Several types of light emitting diodes - LED.

In 1955, R. Braunstein had observed the generation of infrared radiation produced by charges applied over materials like Galliun Arsenide and Indium Phosphide. Through his researches he surmised the phenomenon was due to the direct recombination of electron-hole pairs and vacancies.
Therefore, it was not until early sixties, when the Bristish physicists J.W.Allen and P.E.Gibbons finally built the first pratical point-contact Gallium Phosphide light-emitting diodes using a combination of Gallium Phosphide-Arsenide. Such devices produced an intensive red light with a power rate in between 30-100 mWatt. Fig 257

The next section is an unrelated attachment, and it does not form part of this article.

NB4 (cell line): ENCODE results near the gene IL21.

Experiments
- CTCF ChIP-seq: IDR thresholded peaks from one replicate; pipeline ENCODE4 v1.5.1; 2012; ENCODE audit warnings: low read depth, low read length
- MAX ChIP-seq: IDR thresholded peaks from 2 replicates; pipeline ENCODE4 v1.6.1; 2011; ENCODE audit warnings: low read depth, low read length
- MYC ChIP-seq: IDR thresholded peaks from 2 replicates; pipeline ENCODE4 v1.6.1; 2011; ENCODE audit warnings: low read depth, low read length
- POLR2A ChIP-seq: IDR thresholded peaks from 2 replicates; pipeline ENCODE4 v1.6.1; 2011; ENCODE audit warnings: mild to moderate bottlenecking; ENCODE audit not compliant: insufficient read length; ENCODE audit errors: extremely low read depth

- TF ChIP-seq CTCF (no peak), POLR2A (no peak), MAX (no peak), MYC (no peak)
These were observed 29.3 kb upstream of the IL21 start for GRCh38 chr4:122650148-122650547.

The photodiode is a device that converts electrical power into light. Basically it is much like an ordinary diode, except that it has a windows or lens that lets light falls onto the PN junction creating free electrons and vacancies.
Its invention led to optoelectronics, a new field in microelectronics, whose reseraches discovered in 1958 that the principle of MASERS - microwave amplification by stimulated emission of radiation - could be applied to visible light, arising the idea of producing coeherent light - LASER - with semiconductor junctions.
In this way, microwave field also became aware that semiconductors could be used either for generation as well as signal dectection, giving birth to a new type of diode.